Rising launch costs could curtail NASA science missions
BY STEPHEN CLARK
Posted: April 4, 2011
Already faced with a potentially flat budget over the next half-decade, scientists and managers overseeing NASA's robotic science probes worry rising and volatile rocket launch prices could further limit the agency's ability to explore the solar system and maintain crucial climate research.
With the federal government's spotlight on spending cuts, it isn't likely NASA will get a budget boost to offset the launch costs, which experts say are triggered by inefficient rocket buying practices, an eroding commercial market, and uncertainty about the future of the space program.
That leaves NASA with just one option: fly fewer missions.
NASA uses a fleet of launch vehicles to deploy satellites. The agency often selects the United Launch Alliance Atlas 5 booster to launch solar system missions and large climate research spacecraft.
But the Atlas 5 is overkill for many small and medium-class NASA spacecraft, unnecessarily raising the overall cost of missions. The phasing out of the smaller and less expensive Delta 2 rocket leaves NASA with no other proven launch vehicles for those probes.
The last Atlas launcher chosen by NASA was for the MAVEN mission to Mars scheduled to lift off in November 2013. The $187 million contract was announced in October and provides for launch on an Atlas 5-401 booster, the rocket's most basic configuration with no solid rocket boosters, a 4-meter payload fairing and a single-engine Centaur upper stage.
Three years before NASA announced the MAVEN launch contract, the space agency signed a deal to lift the next Landsat remote sensing satellite on the same version of the Atlas 5 rocket for $124 million.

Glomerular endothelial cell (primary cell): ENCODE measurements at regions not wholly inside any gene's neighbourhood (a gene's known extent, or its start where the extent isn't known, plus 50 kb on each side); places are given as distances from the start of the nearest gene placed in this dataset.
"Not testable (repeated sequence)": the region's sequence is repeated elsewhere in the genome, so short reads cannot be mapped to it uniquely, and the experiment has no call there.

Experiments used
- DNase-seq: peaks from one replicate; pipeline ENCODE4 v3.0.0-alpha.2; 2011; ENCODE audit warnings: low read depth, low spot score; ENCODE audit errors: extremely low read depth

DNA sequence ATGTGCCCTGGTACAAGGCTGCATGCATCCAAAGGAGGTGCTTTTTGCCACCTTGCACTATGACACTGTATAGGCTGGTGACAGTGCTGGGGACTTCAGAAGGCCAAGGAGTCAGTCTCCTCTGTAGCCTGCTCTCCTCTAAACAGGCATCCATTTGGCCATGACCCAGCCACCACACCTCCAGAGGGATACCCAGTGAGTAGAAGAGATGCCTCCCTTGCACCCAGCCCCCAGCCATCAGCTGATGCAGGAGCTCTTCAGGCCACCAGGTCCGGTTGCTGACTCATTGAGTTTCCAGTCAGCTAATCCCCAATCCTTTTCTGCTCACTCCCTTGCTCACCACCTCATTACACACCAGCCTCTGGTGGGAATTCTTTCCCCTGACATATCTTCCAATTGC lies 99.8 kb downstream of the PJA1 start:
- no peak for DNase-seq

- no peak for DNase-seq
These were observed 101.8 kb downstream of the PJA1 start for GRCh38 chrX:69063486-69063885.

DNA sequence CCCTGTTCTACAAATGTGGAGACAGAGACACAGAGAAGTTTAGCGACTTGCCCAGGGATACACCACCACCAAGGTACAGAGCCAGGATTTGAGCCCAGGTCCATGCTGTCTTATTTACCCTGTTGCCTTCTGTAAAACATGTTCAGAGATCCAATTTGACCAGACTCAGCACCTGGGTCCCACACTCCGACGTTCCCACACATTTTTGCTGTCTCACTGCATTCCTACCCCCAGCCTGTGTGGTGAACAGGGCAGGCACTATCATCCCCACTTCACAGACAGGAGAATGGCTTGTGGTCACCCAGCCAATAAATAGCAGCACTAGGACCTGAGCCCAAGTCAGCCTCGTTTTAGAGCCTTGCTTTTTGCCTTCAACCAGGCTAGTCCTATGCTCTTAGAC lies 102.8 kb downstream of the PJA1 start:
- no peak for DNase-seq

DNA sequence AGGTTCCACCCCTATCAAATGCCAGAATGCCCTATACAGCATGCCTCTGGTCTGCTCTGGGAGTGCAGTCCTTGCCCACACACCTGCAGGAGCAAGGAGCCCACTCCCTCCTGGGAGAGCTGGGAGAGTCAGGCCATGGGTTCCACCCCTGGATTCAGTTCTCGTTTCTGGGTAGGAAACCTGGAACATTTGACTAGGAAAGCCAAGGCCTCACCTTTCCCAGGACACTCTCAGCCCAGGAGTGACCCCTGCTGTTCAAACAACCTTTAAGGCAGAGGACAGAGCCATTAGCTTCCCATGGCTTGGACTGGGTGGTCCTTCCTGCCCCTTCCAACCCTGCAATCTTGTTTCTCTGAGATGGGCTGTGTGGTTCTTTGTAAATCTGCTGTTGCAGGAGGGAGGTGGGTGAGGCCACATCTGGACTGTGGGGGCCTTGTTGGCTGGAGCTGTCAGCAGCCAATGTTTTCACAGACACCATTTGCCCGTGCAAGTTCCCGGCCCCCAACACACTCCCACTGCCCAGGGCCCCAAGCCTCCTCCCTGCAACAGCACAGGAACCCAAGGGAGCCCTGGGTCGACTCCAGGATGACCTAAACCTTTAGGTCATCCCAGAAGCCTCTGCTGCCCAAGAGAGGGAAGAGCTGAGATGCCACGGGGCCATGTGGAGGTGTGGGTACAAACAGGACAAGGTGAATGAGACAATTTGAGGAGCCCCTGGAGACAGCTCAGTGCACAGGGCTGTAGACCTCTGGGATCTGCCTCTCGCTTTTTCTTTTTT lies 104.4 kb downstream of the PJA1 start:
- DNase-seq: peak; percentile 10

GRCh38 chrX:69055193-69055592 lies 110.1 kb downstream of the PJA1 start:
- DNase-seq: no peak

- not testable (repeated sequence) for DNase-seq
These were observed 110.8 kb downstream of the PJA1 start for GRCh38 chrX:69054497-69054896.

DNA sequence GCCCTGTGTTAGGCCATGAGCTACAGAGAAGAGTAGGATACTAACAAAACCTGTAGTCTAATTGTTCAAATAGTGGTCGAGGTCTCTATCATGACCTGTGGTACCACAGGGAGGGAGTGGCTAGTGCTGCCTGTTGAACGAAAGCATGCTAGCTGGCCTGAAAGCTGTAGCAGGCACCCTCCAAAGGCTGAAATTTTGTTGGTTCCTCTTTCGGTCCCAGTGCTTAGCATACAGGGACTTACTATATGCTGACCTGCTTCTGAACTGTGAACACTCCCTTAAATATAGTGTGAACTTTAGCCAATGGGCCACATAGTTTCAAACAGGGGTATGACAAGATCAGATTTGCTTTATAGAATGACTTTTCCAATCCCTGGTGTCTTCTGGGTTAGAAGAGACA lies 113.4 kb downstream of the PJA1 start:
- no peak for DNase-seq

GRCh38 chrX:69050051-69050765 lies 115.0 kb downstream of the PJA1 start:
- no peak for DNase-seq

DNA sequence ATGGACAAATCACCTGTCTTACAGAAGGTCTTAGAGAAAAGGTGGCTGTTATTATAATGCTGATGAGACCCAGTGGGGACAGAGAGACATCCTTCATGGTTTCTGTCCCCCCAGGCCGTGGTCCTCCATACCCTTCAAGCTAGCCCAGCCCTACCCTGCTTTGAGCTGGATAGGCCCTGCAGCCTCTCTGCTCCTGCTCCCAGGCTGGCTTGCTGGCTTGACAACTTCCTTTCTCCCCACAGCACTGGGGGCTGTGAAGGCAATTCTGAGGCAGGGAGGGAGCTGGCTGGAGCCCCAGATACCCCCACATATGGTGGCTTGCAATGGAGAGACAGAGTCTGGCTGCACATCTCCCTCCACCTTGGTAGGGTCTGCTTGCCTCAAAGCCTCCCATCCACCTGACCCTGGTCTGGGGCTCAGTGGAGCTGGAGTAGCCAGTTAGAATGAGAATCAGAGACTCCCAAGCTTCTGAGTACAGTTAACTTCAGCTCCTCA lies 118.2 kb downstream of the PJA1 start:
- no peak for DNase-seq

Lynn Cline, deputy associate administrator for NASA's space operations mission directorate, told an agency advisory panel last month the cost of the Atlas 5-401 is expected to rise by 17 percent over MAVEN's $187 million contract value for launches in 2016 and 30 percent for missions in 2018.
The problem is so severe that Michael Freilich, director of NASA's Earth science division, has urged climate research projects to design their spacecraft to fit on smaller rockets than the Atlas 5 and pretend as if larger boosters don't exist in the United States, he told the NASA Advisory Council's science committee in March.
The skyrocketing launch costs are part of the NASA Launch Services contract signed last year. The NLS agreement with four companies, which follows up a similar expiring contract, covers rocket flight opportunities for NASA spacecraft over the next 10 years.
"The expectation at that time was there was a large commercial market," Cline said. "That did not materialize. As opposed to government being a secondary customer buying on the margin, government became the primary customer."
With government as the anchor customer, marginal launch costs for NASA and the Air Force are on the rise.
"Rocket costs are going crazy and mostly up," said Steve Squyres, a respected planetary scientist and chair of a panel of researchers that issued recommendations in March for NASA to address the possibility of a declining budget matched against rising launch prices.
Squyres led the National Research Council's planetary science decadal survey, an independent report ranking a slate of robotic solar system missions for the next 10 years.